For all the talk of a ‘big six’ and how any of them could challenge for the title, only Chelsea and City have actually done so in the last four seasons, with Leicester City being the outlier in a miracle season.

When one looks at the other leagues, you can see a difference. Barcelona might well be fourteen points clear ahead of the champions Real Madrid, but Atletico Madrid and Valencia are still very much in the race for the title.

But one ought to look towards Italy and Serie A, which has the most interesting and truly competitive title race. Juventus, Napoli and Inter Milan are all battling it out for the title, with Roma lingering in the background.

This three horse title race could legitimately go either way, with Napoli playing outrageously good football, and Inter Milan having improved immensely under Luciano Spalleti.

Juventus might have won six titles in a row, but there is no guarantee that they will win it for a seventh time. Juventus might have won the title last season, but Napoli and Roma both had record breaking seasons where both achieved more points than ever before. Juventus on the other hand, while improving at the moment, do not look like the force that they once were. The sale of Leonardo Bonucci has hurt them defensively.

It’s no surprise that we are seeing a more competitive title race in Italy this season than any other league in football. Teams like Lazio, Atalanta and Fiorentia are all very good sides who can challenge teams on their day.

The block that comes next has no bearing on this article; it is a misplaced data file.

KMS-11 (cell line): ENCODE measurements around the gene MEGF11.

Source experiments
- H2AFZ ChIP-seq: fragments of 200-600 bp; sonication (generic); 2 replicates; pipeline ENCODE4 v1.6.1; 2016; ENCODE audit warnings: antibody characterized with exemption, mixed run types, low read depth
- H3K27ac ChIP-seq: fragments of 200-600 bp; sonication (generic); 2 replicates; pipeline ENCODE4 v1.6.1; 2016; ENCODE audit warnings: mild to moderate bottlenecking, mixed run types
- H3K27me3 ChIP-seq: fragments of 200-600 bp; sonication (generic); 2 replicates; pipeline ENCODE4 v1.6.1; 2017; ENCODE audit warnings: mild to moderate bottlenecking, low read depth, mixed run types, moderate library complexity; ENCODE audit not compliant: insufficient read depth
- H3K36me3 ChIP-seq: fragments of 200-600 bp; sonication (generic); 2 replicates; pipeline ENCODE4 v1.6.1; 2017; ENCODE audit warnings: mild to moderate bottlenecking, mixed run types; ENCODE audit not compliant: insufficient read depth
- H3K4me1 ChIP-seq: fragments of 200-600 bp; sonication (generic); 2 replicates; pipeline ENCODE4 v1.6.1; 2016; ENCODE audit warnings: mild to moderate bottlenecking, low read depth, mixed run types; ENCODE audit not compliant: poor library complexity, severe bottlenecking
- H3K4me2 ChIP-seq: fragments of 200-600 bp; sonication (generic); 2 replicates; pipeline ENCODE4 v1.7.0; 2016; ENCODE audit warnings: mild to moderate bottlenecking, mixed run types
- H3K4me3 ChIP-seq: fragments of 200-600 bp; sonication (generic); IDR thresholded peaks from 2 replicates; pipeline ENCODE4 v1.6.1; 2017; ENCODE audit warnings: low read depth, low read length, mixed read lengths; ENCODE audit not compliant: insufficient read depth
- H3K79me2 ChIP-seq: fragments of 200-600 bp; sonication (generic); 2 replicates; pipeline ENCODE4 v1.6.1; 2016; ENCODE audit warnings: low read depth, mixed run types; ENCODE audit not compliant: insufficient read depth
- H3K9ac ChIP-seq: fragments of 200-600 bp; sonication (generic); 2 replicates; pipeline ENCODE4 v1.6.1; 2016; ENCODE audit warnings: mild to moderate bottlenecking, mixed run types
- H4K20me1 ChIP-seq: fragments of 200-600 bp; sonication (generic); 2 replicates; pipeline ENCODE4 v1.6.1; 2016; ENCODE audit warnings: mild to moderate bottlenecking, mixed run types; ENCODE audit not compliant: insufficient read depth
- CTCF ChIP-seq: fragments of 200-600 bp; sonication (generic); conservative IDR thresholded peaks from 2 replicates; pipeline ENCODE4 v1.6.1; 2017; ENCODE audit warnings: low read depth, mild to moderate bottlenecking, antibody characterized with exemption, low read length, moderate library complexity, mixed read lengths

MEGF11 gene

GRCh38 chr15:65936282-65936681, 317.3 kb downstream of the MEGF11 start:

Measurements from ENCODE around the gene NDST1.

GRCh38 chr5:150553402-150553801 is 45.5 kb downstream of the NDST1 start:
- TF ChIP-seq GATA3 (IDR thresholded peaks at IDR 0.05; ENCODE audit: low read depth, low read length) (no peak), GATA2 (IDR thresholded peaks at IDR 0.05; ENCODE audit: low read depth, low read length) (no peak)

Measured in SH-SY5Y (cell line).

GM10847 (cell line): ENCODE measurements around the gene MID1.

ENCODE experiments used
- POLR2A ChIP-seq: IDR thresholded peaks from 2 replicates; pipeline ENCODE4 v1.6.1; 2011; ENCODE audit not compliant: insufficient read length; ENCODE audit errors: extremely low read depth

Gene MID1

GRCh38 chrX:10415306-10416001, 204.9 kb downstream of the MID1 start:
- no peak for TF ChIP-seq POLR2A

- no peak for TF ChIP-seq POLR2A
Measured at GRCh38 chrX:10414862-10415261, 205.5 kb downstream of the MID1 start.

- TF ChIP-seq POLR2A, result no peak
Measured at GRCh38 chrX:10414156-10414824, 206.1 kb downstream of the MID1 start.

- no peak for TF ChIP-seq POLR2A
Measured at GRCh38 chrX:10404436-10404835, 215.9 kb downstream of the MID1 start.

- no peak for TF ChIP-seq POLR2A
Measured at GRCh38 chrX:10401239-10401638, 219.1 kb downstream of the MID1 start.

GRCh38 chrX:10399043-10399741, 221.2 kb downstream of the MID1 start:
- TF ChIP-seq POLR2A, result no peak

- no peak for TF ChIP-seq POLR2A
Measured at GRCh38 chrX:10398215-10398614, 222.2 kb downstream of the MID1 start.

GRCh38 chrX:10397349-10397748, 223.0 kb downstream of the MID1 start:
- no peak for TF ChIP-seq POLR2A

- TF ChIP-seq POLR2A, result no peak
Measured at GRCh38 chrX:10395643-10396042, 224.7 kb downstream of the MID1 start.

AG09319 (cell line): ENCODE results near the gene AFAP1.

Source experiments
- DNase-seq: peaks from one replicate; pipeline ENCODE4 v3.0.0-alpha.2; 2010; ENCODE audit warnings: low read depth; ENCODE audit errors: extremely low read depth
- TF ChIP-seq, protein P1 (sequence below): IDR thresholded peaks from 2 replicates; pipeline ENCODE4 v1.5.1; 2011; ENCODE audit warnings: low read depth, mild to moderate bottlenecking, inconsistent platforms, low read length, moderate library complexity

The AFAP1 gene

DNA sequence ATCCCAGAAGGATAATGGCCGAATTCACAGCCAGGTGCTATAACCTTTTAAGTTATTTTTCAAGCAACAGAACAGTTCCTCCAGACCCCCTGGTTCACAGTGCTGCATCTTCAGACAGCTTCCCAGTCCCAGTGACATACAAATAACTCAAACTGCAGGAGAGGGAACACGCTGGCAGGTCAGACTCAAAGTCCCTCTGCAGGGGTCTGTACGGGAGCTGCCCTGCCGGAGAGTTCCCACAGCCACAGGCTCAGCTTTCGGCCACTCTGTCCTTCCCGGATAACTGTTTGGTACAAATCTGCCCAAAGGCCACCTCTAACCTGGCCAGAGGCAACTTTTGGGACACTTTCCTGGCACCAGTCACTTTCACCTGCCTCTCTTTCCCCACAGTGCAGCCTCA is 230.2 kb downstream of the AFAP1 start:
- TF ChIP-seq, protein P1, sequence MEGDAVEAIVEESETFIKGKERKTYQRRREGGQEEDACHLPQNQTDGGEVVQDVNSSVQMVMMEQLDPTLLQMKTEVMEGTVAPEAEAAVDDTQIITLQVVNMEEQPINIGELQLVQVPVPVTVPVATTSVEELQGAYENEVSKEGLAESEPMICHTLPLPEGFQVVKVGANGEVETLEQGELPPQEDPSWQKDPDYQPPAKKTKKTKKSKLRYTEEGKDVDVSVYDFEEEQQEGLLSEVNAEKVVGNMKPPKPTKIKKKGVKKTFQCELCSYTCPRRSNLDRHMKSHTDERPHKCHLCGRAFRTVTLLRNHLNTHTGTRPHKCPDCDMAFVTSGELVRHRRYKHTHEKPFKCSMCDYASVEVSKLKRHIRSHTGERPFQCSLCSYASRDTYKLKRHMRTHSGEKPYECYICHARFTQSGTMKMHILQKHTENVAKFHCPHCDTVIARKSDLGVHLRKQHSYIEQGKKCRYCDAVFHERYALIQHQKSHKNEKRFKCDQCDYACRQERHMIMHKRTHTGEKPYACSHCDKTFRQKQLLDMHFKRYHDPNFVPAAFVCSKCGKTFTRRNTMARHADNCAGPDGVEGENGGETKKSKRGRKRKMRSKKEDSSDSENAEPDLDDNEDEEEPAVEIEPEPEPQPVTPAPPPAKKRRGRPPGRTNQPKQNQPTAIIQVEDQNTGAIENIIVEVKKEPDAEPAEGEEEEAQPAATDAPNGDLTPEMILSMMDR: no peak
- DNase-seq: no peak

Inevitably, the real reason why people call the Premier League the ‘most competitive’ league is because the league needs some kind of branding. Years ago, it was known as the ‘best league in the world’ and for several years it was an apt name.

English teams used to dominate the Champions League, it wasn’t uncommon a decade ago to see multiple English teams in the semi-finals, but English teams have gone by the wayside in the last couple of years.

Spanish teams have dominated both the Champions League and the Europa League in recent times – we’ve seen two all-Spanish finals in the Champions League in the last four years.

It’s hard to call a league ‘the best’ when its teams struggle in Europe, hence the rebranding.

Perhaps it won’t be surprising to see the league rebranded to something like the ‘most entertaining league in the world’ in the future, especially if Manchester City can maintain this level of dominance.

But much like the previous branding, it’s going to be hard to keep this up. The argument can still be made that every team in the league is capable of beating the other, which is a fair assessment, but it’s one that is steadily beginning to stop.

Teams such as Swansea and West Brom have struggled to even get a victory this season, as have Crystal Palace. Sunderland and Aston Villa before them struggled in the exact same fashion.

The Premier League might still be the most competitive league, but this looks like it will change very soon.

Manchester City will continue spending however much they need in order to sustain the dynasty they have been craving since they were taken over almost a decade ago. United will then spend even more in a desperate attempt to catch up with them.

It will not be surprising to see the Premier League become a two horse race between these clubs while the gap between them and the rest grows bigger and bigger, making it harder for any club to break their way into the top six, let alone get into Europe.